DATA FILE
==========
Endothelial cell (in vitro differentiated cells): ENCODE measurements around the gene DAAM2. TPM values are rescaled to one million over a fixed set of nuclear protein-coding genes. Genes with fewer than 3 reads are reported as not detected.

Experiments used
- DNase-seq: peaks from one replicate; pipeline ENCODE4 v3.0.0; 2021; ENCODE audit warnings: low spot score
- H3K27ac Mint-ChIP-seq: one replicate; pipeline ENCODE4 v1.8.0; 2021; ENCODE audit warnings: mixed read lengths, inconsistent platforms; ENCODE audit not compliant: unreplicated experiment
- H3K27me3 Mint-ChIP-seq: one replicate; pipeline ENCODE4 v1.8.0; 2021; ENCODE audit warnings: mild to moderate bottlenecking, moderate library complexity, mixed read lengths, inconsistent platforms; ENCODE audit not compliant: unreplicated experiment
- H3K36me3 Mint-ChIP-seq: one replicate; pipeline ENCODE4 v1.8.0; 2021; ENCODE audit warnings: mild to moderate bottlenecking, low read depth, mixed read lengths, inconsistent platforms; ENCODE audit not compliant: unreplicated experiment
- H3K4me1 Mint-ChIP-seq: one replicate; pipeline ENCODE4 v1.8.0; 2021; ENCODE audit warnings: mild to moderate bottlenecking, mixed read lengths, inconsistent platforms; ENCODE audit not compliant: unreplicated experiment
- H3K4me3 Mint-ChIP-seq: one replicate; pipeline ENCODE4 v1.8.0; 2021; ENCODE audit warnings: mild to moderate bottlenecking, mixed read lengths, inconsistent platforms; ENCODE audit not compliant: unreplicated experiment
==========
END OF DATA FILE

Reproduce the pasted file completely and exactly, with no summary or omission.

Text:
Endothelial cell (in vitro differentiated cells): ENCODE measurements around the gene DAAM2. TPM values are rescaled to one million over a fixed set of nuclear protein-coding genes. Genes with fewer than 3 reads are reported as not detected.

Experiments used
- DNase-seq: peaks from one replicate; pipeline ENCODE4 v3.0.0; 2021; ENCODE audit warnings: low spot score
- H3K27ac Mint-ChIP-seq: one replicate; pipeline ENCODE4 v1.8.0; 2021; ENCODE audit warnings: mixed read lengths, inconsistent platforms; ENCODE audit not compliant: unreplicated experiment
- H3K27me3 Mint-ChIP-seq: one replicate; pipeline ENCODE4 v1.8.0; 2021; ENCODE audit warnings: mild to moderate bottlenecking, moderate library complexity, mixed read lengths, inconsistent platforms; ENCODE audit not compliant: unreplicated experiment
- H3K36me3 Mint-ChIP-seq: one replicate; pipeline ENCODE4 v1.8.0; 2021; ENCODE audit warnings: mild to moderate bottlenecking, low read depth, mixed read lengths, inconsistent platforms; ENCODE audit not compliant: unreplicated experiment
- H3K4me1 Mint-ChIP-seq: one replicate; pipeline ENCODE4 v1.8.0; 2021; ENCODE audit warnings: mild to moderate bottlenecking, mixed read lengths, inconsistent platforms; ENCODE audit not compliant: unreplicated experiment
- H3K4me3 Mint-ChIP-seq: one replicate; pipeline ENCODE4 v1.8.0; 2021; ENCODE audit warnings: mild to moderate bottlenecking, mixed read lengths, inconsistent platforms; ENCODE audit not compliant: unreplicated experiment